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Suicide: You Just Never Know

The Fatal Danger of NOT Talking About It

Suicide has been in the headlines recently with some high-profile deaths that caused shock and devastation.

Research suggests that suicide rates are on the rise and construction workers are particularly vulnerable.

According to the U.S. Centers for Disease Control and Prevention (CDC), construction workers have the second-highest rate of suicide in the nation. This means that for every 100,000 workers, 53 will take their life each year.

This is an alarming statistic, especially for an industry that places so much emphasis on safety and Zero Harm. Contributing factors are believed to be as follows:

  • Periods of unsteady employment depending on seasons
  • Stigma around mental health 
  • Sleep disruption
  • Chronic pain caused by manual labor
  • Travel which may separate workers from families and friends
  • Physical strain
  • Access to means of committing suicide
  • Pressure to finish projects

Experts also believe that the number of suicides in construction is largely exacerbated by the 'tough guy’ mentality and culture that continues to exist in many workplaces. This can mean that for many individuals (particularly men), there is a reluctance to admit they are experiencing stress, anxiety, depression or suicidal feelings. This presents the risk that mental health issues are overlooked, downplayed or left untreated.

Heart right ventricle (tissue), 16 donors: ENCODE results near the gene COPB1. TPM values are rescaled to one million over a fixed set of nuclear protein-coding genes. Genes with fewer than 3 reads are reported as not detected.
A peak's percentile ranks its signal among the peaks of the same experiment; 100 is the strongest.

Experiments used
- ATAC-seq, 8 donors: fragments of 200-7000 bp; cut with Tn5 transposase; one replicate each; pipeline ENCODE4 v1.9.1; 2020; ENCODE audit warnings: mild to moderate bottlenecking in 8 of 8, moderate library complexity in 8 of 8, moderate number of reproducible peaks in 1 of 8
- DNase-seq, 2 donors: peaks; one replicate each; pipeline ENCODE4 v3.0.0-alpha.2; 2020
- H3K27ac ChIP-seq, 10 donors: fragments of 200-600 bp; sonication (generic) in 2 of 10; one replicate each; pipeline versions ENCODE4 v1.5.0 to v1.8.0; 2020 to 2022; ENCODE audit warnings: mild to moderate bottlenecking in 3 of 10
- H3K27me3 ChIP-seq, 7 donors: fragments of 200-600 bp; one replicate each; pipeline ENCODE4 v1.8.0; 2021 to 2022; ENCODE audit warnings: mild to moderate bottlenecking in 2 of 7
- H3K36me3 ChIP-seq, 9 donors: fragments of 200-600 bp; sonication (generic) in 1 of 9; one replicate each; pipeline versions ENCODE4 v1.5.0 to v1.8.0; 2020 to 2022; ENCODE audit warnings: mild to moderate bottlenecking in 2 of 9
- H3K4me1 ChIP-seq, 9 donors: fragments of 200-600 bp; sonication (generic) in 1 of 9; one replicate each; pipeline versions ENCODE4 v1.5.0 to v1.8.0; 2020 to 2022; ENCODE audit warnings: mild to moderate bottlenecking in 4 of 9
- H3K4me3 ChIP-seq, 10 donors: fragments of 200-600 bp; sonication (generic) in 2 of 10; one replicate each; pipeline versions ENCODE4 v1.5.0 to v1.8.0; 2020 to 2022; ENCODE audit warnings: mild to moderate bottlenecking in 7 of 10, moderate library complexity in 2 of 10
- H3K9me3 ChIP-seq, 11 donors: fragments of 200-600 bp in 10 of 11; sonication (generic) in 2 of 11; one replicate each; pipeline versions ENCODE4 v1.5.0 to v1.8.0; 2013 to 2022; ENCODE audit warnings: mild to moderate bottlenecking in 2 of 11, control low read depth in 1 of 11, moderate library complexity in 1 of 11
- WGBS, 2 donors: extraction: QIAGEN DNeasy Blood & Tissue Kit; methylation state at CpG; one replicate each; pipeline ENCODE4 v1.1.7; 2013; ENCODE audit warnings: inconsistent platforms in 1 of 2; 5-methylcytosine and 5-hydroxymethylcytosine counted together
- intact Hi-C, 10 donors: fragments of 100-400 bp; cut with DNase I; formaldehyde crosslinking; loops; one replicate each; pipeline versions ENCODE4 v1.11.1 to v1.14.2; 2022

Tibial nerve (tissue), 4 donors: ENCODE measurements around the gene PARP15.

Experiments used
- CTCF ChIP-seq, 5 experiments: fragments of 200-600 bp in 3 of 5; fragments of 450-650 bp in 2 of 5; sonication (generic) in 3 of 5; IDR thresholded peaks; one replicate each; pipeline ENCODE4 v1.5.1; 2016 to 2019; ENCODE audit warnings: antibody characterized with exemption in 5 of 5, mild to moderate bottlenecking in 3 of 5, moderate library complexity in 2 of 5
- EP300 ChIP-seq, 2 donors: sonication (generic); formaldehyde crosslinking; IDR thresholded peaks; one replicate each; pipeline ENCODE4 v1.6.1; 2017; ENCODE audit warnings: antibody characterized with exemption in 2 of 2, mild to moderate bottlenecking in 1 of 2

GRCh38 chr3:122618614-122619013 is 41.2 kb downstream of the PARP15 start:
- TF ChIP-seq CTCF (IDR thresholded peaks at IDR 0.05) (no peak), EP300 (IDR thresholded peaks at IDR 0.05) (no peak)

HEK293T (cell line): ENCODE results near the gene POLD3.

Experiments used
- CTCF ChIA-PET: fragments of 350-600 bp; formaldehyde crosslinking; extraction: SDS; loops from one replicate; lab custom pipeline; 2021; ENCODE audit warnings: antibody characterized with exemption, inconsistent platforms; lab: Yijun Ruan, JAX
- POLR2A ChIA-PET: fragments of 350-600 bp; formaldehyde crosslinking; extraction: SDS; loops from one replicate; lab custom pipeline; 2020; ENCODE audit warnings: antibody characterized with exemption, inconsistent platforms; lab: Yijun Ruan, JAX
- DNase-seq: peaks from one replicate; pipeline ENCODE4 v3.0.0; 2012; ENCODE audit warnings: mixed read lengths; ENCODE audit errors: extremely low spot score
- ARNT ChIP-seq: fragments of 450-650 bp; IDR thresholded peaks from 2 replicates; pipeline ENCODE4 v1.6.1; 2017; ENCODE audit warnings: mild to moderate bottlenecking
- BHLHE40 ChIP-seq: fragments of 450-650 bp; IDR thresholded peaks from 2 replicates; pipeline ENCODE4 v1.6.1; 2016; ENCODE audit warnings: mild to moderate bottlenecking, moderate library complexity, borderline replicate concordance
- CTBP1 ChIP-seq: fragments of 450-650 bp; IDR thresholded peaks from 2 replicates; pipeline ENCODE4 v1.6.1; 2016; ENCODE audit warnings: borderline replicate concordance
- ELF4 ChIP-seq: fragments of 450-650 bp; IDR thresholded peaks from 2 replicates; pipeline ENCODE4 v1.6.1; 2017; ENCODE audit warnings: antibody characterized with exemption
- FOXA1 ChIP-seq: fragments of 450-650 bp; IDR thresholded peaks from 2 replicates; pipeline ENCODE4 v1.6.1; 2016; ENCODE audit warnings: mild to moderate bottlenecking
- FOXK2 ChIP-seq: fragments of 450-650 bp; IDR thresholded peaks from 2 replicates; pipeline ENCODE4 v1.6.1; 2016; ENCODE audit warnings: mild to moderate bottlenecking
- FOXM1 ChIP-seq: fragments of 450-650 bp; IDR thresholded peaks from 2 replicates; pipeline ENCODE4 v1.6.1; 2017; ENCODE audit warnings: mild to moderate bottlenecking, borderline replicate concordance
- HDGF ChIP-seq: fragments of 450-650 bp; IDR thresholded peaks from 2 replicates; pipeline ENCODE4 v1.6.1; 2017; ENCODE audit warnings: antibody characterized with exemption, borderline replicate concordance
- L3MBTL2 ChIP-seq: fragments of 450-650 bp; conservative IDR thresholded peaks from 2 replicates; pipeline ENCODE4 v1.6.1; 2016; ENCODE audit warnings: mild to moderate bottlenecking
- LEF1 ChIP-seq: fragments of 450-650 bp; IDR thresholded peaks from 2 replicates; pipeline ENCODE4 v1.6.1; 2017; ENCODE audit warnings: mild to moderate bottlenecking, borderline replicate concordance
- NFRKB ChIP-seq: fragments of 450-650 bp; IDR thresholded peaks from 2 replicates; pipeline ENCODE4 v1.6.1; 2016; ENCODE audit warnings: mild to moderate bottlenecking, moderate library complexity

Nobody is invincible and mental health issues can arise for anyone, at any time. If you are feeling suicidal or experiencing any kind of crisis we urge you to seek immediate assistance through any of the following resources:

  • Calling the National Suicide Prevention Lifeline at 800-273-TALK
  • Calling 911

Talking about suicide and removing the stigma associated with mental health is an important step towards prevention. As teammates we have a responsibility to look out for one another and recognize the signs that someone may be at risk and in need of a helping hand.

Please take a quick moment to read up on the signs to watch out for in your teammates and loved ones and be willing to ask the simple but important questions such as: are you ok? Can I do anything to help? Do you want to talk about it?

Let’s start the conversations so we can put an end to the stigma and tragic loss of life.